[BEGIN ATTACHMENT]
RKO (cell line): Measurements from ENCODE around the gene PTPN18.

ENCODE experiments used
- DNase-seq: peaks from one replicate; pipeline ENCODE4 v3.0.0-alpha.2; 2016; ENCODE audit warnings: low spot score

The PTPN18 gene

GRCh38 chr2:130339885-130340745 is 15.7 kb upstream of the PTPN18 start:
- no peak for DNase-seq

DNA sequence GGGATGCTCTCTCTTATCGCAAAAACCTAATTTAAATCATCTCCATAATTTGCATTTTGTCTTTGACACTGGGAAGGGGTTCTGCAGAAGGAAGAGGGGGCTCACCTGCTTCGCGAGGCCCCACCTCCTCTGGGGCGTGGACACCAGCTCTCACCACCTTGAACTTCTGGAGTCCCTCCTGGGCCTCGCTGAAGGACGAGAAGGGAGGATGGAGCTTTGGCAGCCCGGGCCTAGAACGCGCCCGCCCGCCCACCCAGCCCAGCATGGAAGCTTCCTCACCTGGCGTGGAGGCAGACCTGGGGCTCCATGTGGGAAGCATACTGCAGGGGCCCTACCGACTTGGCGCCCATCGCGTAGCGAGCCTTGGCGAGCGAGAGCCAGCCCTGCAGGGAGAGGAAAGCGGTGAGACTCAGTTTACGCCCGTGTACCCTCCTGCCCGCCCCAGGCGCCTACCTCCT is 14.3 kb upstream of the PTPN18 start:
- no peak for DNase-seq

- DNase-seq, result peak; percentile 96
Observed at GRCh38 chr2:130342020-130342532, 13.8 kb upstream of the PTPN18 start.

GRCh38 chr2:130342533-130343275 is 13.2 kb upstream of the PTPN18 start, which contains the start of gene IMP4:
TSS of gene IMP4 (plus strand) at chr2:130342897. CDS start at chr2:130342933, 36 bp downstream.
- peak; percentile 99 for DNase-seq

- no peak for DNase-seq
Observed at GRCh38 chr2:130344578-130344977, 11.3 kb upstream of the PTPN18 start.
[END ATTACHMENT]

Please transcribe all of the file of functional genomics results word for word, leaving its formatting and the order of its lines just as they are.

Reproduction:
RKO (cell line): Measurements from ENCODE around the gene PTPN18.

ENCODE experiments used
- DNase-seq: peaks from one replicate; pipeline ENCODE4 v3.0.0-alpha.2; 2016; ENCODE audit warnings: low spot score

The PTPN18 gene

GRCh38 chr2:130339885-130340745 is 15.7 kb upstream of the PTPN18 start:
- no peak for DNase-seq

DNA sequence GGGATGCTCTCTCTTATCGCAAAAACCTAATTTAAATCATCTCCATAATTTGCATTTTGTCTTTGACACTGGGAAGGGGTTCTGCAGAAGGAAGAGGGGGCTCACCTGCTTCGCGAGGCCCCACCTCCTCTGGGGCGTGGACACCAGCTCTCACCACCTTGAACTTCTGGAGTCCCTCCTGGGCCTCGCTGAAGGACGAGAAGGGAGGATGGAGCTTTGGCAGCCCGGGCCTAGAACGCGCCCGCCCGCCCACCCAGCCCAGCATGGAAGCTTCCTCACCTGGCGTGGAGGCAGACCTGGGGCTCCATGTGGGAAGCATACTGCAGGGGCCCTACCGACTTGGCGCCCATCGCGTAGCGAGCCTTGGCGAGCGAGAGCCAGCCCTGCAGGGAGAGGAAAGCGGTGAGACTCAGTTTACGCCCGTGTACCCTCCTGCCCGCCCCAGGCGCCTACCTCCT is 14.3 kb upstream of the PTPN18 start:
- no peak for DNase-seq

- DNase-seq, result peak; percentile 96
Observed at GRCh38 chr2:130342020-130342532, 13.8 kb upstream of the PTPN18 start.

GRCh38 chr2:130342533-130343275 is 13.2 kb upstream of the PTPN18 start, which contains the start of gene IMP4:
TSS of gene IMP4 (plus strand) at chr2:130342897. CDS start at chr2:130342933, 36 bp downstream.
- peak; percentile 99 for DNase-seq

- no peak for DNase-seq
Observed at GRCh38 chr2:130344578-130344977, 11.3 kb upstream of the PTPN18 start.